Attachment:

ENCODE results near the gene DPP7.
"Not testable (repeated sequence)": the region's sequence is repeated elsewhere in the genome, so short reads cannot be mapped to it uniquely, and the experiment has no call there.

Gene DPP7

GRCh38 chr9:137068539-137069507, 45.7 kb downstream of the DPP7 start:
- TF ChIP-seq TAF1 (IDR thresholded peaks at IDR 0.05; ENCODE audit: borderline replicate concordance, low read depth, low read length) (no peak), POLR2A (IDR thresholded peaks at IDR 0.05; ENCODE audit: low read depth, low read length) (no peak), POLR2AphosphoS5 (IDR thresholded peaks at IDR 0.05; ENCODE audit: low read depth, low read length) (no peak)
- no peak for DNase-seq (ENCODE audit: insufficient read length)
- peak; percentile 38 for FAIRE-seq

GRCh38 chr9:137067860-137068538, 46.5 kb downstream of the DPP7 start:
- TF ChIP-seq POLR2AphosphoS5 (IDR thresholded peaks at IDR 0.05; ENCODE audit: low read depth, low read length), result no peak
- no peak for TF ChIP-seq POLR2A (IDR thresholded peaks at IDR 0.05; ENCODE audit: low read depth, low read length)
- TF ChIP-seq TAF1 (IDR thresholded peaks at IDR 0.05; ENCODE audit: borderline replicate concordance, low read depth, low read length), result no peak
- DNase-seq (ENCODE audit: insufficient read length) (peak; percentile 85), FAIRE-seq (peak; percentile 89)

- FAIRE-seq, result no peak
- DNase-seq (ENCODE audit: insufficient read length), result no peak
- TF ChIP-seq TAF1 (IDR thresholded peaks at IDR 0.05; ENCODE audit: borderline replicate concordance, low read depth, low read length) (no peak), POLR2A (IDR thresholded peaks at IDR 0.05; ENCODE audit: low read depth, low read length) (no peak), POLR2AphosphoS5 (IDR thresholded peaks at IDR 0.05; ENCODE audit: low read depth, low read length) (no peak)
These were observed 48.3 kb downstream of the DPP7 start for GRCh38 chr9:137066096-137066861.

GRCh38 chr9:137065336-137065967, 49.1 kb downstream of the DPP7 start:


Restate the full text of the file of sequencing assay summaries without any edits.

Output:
ENCODE results near the gene DPP7.
"Not testable (repeated sequence)": the region's sequence is repeated elsewhere in the genome, so short reads cannot be mapped to it uniquely, and the experiment has no call there.

Gene DPP7

GRCh38 chr9:137068539-137069507, 45.7 kb downstream of the DPP7 start:
- TF ChIP-seq TAF1 (IDR thresholded peaks at IDR 0.05; ENCODE audit: borderline replicate concordance, low read depth, low read length) (no peak), POLR2A (IDR thresholded peaks at IDR 0.05; ENCODE audit: low read depth, low read length) (no peak), POLR2AphosphoS5 (IDR thresholded peaks at IDR 0.05; ENCODE audit: low read depth, low read length) (no peak)
- no peak for DNase-seq (ENCODE audit: insufficient read length)
- peak; percentile 38 for FAIRE-seq

GRCh38 chr9:137067860-137068538, 46.5 kb downstream of the DPP7 start:
- TF ChIP-seq POLR2AphosphoS5 (IDR thresholded peaks at IDR 0.05; ENCODE audit: low read depth, low read length), result no peak
- no peak for TF ChIP-seq POLR2A (IDR thresholded peaks at IDR 0.05; ENCODE audit: low read depth, low read length)
- TF ChIP-seq TAF1 (IDR thresholded peaks at IDR 0.05; ENCODE audit: borderline replicate concordance, low read depth, low read length), result no peak
- DNase-seq (ENCODE audit: insufficient read length) (peak; percentile 85), FAIRE-seq (peak; percentile 89)

- FAIRE-seq, result no peak
- DNase-seq (ENCODE audit: insufficient read length), result no peak
- TF ChIP-seq TAF1 (IDR thresholded peaks at IDR 0.05; ENCODE audit: borderline replicate concordance, low read depth, low read length) (no peak), POLR2A (IDR thresholded peaks at IDR 0.05; ENCODE audit: low read depth, low read length) (no peak), POLR2AphosphoS5 (IDR thresholded peaks at IDR 0.05; ENCODE audit: low read depth, low read length) (no peak)
These were observed 48.3 kb downstream of the DPP7 start for GRCh38 chr9:137066096-137066861.

GRCh38 chr9:137065336-137065967, 49.1 kb downstream of the DPP7 start: